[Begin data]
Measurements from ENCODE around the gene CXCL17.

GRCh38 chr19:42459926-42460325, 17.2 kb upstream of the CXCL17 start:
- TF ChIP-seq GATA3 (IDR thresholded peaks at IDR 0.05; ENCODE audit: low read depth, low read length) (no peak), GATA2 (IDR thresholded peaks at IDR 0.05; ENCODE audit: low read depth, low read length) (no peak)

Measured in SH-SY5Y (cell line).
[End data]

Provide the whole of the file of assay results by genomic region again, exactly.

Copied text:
Measurements from ENCODE around the gene CXCL17.

GRCh38 chr19:42459926-42460325, 17.2 kb upstream of the CXCL17 start:
- TF ChIP-seq GATA3 (IDR thresholded peaks at IDR 0.05; ENCODE audit: low read depth, low read length) (no peak), GATA2 (IDR thresholded peaks at IDR 0.05; ENCODE audit: low read depth, low read length) (no peak)

Measured in SH-SY5Y (cell line).